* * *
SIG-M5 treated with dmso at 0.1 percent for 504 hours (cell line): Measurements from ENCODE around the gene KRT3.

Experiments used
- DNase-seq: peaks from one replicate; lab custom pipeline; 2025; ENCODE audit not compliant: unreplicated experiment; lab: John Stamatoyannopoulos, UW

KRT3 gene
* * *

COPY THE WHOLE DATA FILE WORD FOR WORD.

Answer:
SIG-M5 treated with dmso at 0.1 percent for 504 hours (cell line): Measurements from ENCODE around the gene KRT3.

Experiments used
- DNase-seq: peaks from one replicate; lab custom pipeline; 2025; ENCODE audit not compliant: unreplicated experiment; lab: John Stamatoyannopoulos, UW

KRT3 gene